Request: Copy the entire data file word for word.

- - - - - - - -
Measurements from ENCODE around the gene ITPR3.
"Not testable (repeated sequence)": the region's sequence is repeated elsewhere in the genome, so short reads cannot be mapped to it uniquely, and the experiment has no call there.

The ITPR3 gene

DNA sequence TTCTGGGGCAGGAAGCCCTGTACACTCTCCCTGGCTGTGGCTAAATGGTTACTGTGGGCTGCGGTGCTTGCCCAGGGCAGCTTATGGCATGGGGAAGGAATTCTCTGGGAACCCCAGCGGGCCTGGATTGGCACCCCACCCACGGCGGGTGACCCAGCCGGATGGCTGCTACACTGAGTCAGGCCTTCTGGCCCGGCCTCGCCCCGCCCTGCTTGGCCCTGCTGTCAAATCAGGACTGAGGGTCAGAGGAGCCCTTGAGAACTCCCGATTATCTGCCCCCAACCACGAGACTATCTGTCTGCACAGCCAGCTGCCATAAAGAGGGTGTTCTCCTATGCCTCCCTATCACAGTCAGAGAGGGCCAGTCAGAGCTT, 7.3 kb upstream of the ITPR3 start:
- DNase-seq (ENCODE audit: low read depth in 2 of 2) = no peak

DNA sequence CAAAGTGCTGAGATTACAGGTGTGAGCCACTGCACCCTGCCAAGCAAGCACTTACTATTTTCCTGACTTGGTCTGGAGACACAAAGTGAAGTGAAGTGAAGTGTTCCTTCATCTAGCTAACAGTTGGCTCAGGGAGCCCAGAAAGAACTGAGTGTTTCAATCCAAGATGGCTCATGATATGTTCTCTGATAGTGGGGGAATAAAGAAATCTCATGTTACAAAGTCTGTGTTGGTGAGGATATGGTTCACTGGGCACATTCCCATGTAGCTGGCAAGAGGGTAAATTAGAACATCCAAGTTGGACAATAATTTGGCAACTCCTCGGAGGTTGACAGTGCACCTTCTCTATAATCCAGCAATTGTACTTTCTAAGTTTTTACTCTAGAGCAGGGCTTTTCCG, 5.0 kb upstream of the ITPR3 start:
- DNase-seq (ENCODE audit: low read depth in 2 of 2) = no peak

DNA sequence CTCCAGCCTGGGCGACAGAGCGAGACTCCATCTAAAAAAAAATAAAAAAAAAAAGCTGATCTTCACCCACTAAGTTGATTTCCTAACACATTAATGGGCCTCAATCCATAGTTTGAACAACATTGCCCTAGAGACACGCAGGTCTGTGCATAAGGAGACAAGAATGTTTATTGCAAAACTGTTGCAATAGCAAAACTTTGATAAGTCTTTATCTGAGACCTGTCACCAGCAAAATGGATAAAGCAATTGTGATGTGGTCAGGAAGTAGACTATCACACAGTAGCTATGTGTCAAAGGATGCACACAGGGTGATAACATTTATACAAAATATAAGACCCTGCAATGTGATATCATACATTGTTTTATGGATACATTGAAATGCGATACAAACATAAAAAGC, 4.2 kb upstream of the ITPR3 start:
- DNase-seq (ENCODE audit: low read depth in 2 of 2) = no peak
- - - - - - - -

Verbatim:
Measurements from ENCODE around the gene ITPR3.
"Not testable (repeated sequence)": the region's sequence is repeated elsewhere in the genome, so short reads cannot be mapped to it uniquely, and the experiment has no call there.

The ITPR3 gene

DNA sequence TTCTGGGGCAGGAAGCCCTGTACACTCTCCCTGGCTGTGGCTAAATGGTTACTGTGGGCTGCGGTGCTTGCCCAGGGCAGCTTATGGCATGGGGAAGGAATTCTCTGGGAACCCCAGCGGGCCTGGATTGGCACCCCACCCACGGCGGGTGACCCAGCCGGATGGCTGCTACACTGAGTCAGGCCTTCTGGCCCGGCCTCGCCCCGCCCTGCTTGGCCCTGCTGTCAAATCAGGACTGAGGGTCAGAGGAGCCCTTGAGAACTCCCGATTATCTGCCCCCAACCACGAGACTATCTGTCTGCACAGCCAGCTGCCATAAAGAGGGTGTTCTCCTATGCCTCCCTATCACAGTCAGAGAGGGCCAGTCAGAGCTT, 7.3 kb upstream of the ITPR3 start:
- DNase-seq (ENCODE audit: low read depth in 2 of 2) = no peak

DNA sequence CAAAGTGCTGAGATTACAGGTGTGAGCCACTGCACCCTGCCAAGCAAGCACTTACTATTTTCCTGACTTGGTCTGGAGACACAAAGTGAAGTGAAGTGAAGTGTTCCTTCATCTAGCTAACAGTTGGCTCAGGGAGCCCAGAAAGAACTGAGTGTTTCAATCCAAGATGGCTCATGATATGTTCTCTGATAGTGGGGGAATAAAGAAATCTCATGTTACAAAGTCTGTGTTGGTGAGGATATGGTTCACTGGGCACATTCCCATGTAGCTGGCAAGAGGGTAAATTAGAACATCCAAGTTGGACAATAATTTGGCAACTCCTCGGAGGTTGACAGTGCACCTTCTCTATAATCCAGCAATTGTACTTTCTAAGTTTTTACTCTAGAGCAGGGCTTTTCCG, 5.0 kb upstream of the ITPR3 start:
- DNase-seq (ENCODE audit: low read depth in 2 of 2) = no peak

DNA sequence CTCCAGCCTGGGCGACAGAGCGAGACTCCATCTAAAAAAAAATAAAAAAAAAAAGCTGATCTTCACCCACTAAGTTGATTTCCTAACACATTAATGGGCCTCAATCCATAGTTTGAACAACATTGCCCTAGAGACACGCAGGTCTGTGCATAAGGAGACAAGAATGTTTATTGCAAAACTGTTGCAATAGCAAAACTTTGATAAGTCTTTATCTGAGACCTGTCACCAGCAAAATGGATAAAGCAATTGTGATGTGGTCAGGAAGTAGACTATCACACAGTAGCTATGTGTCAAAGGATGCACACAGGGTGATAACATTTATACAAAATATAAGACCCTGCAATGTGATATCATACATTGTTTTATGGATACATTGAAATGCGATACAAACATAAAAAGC, 4.2 kb upstream of the ITPR3 start:
- DNase-seq (ENCODE audit: low read depth in 2 of 2) = no peak